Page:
Monday, January 13, 2014

 も 一回 お願い します

(I hope that is the right kanji. Japanese keyboards will automatically change what you are writing in hiragana into kanji characters)

Hello everyone! I hope you are all doing subarashii!
I am doing great here! It hit on....Wednesday, I think, as I was walking along an older part of Fujisawa, "Hey, I am a missionary in Japan!" 
I love being a missionary SO much! A lot of people who are not members of the 末日 生徒 イエス キリスト の きょかい(The Church of Jesus Christ of Latter Day Saints) may think a missionary's job is to shove religion down other people's throats. But for our church that is never the case. Our job is to "Invite". We do a lot of inviting everyday. Sometimes people want to ear it. Sometimes people don't.

The reason I bring this up was because I had an interesting situation on the train yesterday. I sat down next to this older woman and we started a conversation. She was very interested in talking until she saw I was a missionary. Then her whole demeanor changed. She automatically shut off and looked very upset (a thing with most Japanese people- they are very good at poker faces. So when someone looks upset it means they are REALLY upset) I hadn't even said anything about the Gospel yet! But she was so angry...and we still had 15 minutes of riding to go. So we just sat there awkwardly. Then I saw a piece of trash on the floor. Without even thinking, I picked up the piece of trash and put it in my pocket (the Japanese pride themselves in a clean society) The woman looked absolutely shocked. She even looked less angry. When she left and I said goodbye, she actually said it back.

So, after that encounter, I realized some people might have a wrong impression bout missionaries. 

So, here are some fun facts about being here:

-Missionaries teach free, quality English classes every week. I am finding my speech classes as a child are helping out a lot now; I can tell people how to move their mouths to enunciate certain sounds. Eikaiwa is so much fun! And people speak English, so it is a little less stress than Japanese. 

-There is this store called Daiso. Oh.My.Gosh. Daiso. It is what the 99cent store wants to be when it grows up. It has everything you'd ever want and everything you never knew you needed within aisles and aisles of katakana bliss. And it's all 100 yen. I am in deep trouble and am trying to control myself. I think it helps that all apartments here are super tiny, so you don't have room for 200 notebooks with English on them (Example: "Let's play with me" and "I was happy because it looked very nice" with no explanation- just a cute puppy) The Celestial Kingdom has Daiso.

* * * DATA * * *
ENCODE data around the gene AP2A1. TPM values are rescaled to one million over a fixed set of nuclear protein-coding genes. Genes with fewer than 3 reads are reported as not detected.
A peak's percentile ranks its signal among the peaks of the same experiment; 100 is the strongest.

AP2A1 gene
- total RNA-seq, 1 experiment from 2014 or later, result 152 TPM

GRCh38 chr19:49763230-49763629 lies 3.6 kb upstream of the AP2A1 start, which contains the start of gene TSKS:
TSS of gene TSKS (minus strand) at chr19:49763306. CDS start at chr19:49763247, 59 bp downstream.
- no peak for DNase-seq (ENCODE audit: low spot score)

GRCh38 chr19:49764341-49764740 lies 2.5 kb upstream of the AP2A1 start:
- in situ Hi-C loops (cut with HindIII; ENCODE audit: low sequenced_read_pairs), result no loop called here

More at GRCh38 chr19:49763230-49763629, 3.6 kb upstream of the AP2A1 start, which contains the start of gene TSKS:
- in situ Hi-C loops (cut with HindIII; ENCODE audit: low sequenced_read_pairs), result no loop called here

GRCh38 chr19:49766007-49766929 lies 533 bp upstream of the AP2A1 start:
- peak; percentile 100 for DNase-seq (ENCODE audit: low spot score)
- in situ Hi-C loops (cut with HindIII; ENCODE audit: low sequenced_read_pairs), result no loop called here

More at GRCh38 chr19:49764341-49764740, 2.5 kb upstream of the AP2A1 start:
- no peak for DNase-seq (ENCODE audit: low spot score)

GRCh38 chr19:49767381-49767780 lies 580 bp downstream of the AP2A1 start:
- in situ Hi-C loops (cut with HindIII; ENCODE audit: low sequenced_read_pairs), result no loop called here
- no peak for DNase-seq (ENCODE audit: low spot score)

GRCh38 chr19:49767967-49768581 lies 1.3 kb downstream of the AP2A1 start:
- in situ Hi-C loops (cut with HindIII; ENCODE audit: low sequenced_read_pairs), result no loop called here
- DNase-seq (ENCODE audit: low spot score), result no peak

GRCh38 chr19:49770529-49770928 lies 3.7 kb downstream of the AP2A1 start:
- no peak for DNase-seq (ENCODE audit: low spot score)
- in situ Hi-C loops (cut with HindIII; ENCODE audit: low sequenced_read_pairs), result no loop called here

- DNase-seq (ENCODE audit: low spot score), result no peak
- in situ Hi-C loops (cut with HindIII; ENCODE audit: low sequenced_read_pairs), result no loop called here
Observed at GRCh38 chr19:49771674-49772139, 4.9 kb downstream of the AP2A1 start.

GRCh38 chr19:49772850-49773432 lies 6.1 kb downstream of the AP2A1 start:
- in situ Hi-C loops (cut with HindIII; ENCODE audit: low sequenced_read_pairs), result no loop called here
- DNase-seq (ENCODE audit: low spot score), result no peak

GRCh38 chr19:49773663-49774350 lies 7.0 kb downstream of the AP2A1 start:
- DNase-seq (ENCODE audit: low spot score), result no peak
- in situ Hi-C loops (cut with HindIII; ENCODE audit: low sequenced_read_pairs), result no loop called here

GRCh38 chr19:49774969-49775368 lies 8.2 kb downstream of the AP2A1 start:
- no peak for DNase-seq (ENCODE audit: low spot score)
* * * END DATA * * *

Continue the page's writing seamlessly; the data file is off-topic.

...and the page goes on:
-My mission in a few weeks is expected to get "Special Mobile devices". I don't know why i am going to be trusted with an Ipad, but I ill pray very hard and try not to break it. 

-All I do is eat here. Seriously. Their food. Is. Amazing.

-My companion is Tsuchida Shimai and she is absolutley wonderful. She (like most other Japanese students) were required to take 6 years of English in middle school and high school. So she understands quite a bit of my English when I cannot speak in Nihongo. An interesting thing is people will always want to try out their English on you if you are a gaijin. Because they are taught British English in school, their accents are adorable!!!! I love hearing them speak!

-The ward in Fujisawa has about 150 members right now (Which is quite large)The members here are so nice to us! They are very focused on their callings in church- even if they are very young. Their faith inspires me everyday, and they are focused on missionary work and helping us out. I cannot wait until I am able to talk to them more to find out about their stories!

-In the ward... okay.... so in the ward there is the absolutely cutest baby in the world. All Japanese children are flat out adorable (they will run up and hug you out of nowhere) But this one baby is so cute it has to be dangerous and/or unhealthy. She has the fattest and reddest cheeks, black eyes, and hair that stands up in a mohawk. And her parents carry her around in a straw basket. She. Kills. Me. And then you make eye contact and..whoa, she is adorable.

We have an investigator who I am in love with! I will call her (since Japanese respect privacy) Allison. She is so so sweet and wants to learn absolutely everything she possibly can. She speaks very quickly, but that is okay. I get the main meaning of what she gets across.

Being a missionary is not easy. The schedule is not easy, and watching people you love say no to the most important thing in the world. Losing pride and being willing to make language mistakes is not easy. But this so rewarding. When you do find people who are ready and when you do make friends, when you feel the Lord's strengthening hand push you onward and see how He helps other people- it is so so wonderful. I think everyone should be a missionary. In a world of sleeping on the floor, toilets with built in sinks, bowing to people on the street, and roads that run backwards, that is one thing that has remained the same. This Gospel is true and God lives. And everywhere should be a missionary anywhere. It is so rewarding!!!!

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